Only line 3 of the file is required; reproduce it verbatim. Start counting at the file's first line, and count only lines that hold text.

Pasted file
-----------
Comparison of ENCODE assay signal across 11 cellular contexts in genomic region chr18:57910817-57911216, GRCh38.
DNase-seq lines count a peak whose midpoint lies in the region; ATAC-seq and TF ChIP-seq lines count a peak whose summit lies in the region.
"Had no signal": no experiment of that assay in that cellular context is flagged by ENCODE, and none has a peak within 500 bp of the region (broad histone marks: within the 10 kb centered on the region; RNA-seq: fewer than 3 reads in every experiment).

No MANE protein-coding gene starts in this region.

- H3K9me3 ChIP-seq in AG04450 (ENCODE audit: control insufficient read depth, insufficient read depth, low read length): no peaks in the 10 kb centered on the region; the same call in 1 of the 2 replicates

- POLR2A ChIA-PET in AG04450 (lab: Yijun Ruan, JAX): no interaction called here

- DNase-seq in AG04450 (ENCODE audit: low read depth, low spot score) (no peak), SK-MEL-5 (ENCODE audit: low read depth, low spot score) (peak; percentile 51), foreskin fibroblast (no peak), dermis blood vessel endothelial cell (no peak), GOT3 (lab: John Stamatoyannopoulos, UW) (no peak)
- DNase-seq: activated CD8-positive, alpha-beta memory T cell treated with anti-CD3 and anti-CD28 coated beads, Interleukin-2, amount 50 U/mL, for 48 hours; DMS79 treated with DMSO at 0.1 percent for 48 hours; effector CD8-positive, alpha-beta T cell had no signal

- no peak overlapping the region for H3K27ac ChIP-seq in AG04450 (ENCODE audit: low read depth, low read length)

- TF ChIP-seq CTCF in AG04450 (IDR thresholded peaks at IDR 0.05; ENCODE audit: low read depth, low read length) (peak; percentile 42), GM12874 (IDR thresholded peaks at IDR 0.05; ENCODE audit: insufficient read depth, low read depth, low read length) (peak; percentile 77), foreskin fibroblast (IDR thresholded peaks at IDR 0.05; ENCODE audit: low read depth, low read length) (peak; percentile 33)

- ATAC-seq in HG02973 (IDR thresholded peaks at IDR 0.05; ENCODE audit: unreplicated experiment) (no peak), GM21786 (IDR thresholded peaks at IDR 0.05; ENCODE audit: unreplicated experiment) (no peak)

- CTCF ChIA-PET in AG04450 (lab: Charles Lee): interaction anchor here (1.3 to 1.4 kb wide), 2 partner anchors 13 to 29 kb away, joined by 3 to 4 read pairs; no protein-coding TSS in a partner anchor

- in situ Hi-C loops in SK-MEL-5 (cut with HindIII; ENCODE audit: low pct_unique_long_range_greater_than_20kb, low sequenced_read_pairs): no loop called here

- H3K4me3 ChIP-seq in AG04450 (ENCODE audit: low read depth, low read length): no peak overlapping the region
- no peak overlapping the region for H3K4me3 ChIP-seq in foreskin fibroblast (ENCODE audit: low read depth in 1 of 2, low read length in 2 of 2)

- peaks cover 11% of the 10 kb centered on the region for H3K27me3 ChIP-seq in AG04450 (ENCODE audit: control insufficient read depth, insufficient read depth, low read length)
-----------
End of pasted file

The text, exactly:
"Had no signal": no experiment of that assay in that cellular context is flagged by ENCODE, and none has a peak within 500 bp of the region (broad histone marks: within the 10 kb centered on the region; RNA-seq: fewer than 3 reads in every experiment).